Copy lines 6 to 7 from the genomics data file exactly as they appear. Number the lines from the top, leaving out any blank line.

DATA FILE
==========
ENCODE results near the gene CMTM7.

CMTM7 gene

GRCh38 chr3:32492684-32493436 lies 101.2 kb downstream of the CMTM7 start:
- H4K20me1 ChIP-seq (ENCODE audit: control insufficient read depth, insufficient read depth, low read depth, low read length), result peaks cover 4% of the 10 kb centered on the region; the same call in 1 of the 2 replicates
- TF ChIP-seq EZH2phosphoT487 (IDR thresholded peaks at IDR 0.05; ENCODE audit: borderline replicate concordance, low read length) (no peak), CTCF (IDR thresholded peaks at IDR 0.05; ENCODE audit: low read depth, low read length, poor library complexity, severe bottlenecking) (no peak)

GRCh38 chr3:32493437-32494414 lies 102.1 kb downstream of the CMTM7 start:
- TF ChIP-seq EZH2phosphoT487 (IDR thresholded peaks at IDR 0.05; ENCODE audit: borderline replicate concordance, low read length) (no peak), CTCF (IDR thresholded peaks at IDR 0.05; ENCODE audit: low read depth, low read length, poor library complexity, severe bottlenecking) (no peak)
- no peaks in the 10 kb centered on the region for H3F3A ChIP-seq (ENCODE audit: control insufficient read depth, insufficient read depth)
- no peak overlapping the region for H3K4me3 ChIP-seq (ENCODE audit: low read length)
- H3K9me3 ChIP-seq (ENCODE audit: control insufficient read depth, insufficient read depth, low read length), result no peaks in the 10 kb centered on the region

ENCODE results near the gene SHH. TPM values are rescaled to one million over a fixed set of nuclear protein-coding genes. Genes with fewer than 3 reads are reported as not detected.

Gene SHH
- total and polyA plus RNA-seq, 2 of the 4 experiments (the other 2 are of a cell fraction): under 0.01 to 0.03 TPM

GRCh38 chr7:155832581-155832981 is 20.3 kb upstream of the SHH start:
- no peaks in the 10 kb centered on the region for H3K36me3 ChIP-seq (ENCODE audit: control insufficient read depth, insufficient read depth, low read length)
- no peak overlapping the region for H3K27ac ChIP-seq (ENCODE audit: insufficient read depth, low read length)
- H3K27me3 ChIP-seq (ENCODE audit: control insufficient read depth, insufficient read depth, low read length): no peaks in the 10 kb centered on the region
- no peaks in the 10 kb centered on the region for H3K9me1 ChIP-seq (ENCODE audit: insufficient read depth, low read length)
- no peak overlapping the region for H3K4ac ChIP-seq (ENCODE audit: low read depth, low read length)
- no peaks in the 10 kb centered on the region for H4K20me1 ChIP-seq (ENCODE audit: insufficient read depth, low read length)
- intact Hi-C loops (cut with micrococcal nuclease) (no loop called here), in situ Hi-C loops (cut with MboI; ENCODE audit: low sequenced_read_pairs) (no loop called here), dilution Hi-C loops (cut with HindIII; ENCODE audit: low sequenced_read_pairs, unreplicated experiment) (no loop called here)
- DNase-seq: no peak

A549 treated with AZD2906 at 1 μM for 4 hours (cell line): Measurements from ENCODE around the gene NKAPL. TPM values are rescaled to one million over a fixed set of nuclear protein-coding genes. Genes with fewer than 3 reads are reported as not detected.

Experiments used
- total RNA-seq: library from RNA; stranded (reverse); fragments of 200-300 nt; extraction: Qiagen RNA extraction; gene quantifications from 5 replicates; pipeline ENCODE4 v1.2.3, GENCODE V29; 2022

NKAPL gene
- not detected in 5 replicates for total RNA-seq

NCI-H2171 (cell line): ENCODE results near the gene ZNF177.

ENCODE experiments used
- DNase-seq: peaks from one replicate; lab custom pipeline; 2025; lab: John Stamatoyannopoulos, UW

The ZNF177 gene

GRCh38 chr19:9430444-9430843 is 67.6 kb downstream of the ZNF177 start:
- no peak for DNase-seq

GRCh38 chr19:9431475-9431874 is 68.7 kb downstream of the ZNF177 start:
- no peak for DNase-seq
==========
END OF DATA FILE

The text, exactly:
GRCh38 chr3:32493437-32494414 lies 102.1 kb downstream of the CMTM7 start:
- TF ChIP-seq EZH2phosphoT487 (IDR thresholded peaks at IDR 0.05; ENCODE audit: borderline replicate concordance, low read length) (no peak), CTCF (IDR thresholded peaks at IDR 0.05; ENCODE audit: low read depth, low read length, poor library complexity, severe bottlenecking) (no peak)